In this guide I will be explaining how you can create a PPTP (Point to point tunnelling protocol) VPN using Ubuntu Server 10.04 LTS release, this should also work for other versions of Ubuntu Server too!
Ok so there are many types of VPN’s (PPTP, L2TP etc. etc.) PPTP is not the most secure type of VPN but is proberbly the easiest to setup and therefore I will be using this method (its only a home VPN after all!) Also….Â you donât need to mess with certificates (like with L2TP+IPsec or SSL VPNs) on both sides of the connection.
VPN-ing into your server will allow you to connect to every possible service running on it, as if you were sitting next to it on the same network, without individually forwarding every port combination for every service you would like to access remotely.
Using a VPN connection also has the upshot of, if desired, granting access to other computers on the network as if you where in it locally from anywhere across the internet.
So lets get going….
Ok firstly we must install pptpd to install the daemon on your Ubuntu server, from the command line (logged in as root) execute the following command:-
apt-get install pptpd
Once installed we have a few configuration files we need to change…
we need to edit the main pptpd configuration…
and now add the following lines to it…
Where the âlocalipâ is the address of the server, and the remoteip are the addresses that will be handed out to the clients, it is up to you to adjust these for your networkâs requirements.
Now we need toÂ edit theÂ â/etc/ppp/pptpd-optionsâ configuration file:
Append to the end of the file, the following directives:
Where the IP used for the ms-dns directive is the DNS server for the local network your client will be connecting too and, again, it is your responsibility to adjust this to your networkâs configuration.
Edit the chap secrets file:-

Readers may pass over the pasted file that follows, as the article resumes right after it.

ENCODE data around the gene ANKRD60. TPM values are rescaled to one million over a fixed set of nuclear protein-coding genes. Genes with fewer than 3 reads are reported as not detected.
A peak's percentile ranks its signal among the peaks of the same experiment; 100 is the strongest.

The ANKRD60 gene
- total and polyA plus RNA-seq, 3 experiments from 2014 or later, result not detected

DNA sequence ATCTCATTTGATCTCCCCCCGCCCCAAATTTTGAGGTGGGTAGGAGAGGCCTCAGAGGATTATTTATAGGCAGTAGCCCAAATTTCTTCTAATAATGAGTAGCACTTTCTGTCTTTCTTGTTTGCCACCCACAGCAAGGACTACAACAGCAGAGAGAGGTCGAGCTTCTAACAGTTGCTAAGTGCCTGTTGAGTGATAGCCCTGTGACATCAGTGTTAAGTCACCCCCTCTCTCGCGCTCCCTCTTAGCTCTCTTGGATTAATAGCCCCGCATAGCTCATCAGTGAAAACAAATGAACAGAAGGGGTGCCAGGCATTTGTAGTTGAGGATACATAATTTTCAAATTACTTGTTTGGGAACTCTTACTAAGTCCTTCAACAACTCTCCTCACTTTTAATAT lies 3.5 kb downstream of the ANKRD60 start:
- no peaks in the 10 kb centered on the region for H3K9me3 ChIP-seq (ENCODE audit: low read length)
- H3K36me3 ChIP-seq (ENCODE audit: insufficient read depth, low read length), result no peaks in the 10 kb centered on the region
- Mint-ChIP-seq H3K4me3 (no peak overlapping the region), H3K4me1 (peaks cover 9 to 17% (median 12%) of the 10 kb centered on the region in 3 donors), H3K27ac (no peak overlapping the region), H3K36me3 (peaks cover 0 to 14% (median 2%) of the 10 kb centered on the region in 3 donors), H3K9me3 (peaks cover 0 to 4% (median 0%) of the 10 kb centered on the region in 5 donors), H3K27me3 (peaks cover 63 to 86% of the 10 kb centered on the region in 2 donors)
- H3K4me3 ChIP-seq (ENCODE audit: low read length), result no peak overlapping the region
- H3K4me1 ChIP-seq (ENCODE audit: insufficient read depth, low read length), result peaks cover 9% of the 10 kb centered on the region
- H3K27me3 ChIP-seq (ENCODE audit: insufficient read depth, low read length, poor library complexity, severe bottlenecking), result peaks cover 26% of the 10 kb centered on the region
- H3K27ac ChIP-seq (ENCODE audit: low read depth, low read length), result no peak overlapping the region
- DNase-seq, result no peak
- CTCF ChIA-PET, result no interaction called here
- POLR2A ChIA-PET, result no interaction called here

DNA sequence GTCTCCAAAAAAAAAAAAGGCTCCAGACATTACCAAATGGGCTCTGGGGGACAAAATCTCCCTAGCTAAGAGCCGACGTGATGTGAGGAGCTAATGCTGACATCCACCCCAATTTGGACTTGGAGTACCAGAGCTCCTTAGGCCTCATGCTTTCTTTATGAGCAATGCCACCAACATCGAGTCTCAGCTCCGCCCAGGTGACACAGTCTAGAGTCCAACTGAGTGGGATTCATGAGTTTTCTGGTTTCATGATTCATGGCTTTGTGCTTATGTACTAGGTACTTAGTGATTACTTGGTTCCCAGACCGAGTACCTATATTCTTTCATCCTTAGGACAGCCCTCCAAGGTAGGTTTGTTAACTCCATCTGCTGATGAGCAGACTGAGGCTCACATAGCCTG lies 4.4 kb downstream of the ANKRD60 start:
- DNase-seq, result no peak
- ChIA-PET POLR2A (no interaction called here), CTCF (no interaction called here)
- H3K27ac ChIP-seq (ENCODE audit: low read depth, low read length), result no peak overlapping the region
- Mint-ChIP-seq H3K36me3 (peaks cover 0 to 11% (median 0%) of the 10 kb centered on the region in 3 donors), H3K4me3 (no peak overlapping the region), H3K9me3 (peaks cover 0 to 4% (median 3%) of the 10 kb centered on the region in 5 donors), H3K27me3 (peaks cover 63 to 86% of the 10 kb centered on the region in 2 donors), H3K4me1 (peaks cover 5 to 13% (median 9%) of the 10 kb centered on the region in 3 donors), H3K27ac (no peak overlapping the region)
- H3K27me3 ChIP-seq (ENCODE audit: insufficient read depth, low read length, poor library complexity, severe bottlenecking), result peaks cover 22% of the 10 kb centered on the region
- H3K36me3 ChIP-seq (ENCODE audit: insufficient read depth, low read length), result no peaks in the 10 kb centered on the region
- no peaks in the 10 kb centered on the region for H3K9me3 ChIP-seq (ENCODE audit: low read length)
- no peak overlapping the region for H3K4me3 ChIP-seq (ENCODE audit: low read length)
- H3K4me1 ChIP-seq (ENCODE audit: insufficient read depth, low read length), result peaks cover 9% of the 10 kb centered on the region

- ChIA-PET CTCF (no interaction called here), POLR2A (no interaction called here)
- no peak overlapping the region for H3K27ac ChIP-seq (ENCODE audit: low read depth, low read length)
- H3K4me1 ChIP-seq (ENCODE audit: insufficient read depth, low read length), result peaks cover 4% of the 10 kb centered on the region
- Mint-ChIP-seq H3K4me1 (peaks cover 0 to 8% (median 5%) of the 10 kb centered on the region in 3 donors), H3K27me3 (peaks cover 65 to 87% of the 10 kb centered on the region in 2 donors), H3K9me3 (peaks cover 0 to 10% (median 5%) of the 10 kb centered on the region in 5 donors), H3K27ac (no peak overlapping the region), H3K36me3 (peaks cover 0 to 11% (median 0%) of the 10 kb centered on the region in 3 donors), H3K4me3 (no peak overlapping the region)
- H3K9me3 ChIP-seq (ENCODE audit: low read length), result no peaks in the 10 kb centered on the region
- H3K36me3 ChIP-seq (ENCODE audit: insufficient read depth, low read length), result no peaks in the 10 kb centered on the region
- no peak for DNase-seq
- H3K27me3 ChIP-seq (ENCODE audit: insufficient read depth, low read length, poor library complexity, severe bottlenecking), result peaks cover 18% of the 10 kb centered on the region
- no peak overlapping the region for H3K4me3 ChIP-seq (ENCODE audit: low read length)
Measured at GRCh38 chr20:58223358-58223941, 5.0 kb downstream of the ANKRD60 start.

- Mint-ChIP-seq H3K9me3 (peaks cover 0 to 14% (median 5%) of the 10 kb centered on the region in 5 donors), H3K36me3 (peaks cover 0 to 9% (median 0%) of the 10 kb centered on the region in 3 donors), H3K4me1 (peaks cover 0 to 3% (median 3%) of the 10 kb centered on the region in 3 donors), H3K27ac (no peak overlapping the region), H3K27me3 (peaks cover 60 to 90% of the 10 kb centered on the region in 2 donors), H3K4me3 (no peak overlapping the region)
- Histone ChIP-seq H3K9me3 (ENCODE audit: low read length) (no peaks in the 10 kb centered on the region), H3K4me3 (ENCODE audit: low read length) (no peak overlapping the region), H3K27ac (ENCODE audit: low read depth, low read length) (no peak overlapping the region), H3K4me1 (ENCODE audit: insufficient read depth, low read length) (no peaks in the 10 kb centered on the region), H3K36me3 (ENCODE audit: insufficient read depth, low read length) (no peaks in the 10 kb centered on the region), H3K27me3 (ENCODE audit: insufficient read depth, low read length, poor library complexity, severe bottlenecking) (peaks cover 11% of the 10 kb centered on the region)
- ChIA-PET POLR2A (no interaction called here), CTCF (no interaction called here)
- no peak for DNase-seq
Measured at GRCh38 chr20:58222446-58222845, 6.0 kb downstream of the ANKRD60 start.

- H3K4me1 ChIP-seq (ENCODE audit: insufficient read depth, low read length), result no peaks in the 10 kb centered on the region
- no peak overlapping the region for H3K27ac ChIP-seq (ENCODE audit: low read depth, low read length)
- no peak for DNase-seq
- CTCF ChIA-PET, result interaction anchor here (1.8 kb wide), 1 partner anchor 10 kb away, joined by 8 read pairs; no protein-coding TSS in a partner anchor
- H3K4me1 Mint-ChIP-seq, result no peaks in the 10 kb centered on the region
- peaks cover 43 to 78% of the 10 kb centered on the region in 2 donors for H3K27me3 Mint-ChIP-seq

Add to it the authentication credentials for a userâs connection, in the following syntax:-
username <TAB> * <TAB> users-password <TAB> *
Restart the connectionâs daemon for the settings to take affect:
If you donât want to grant yourself access to anything beyond the server, then your done on the server side. – Your PPTP Server is setup and ready to go! 🙂
Don’t forgot to port forward port number 1723 on your router to point to the Ubunut Linux Server 🙂
You want more (Enable forwarding)??
While this step is optional and could be viewed as a security risk for the extremely paranoid, it is my opinion that not doing it defeats the purpose of even having a VPN connection into your network.
By enabling forwarding we make the entire network available to us when we connect and not just the VPN server itself. Doing so allows the connecting client to âjumpâ through the VPN server, to all other devices on the network.
To achieve this we will be flipping the switch on the âforwardingâ parameter of the system.
Edit the âsysctlâ file:
Find the ânet.ipv4.ip_forwardâ line and change the parameter from 0 (disabled) to 1 (enabled):
You can either restart the system or issue this command for the setting to take affect:
With forwarding enabled, all the server side settings are prepared.
I wouldÂ recommend using a âSplit Tunnelâ connection mode for the VPN client.
A more in depth explanation about the recommended âSplit Tunnelâ mode, as well as instructions for Ubuntu Linux users can be found in the âSetting up a âSplit Tunnelâ VPN (PPTP) Client on Ubuntu 10.04â guide.
This guide originated from http://sysadmingeek.com/articles/setting-up-a-vpn-pptp-server-on-debian/Â – I wouldn’t want to see a good tutorial dissapear! – So I’m mirroring it 🙂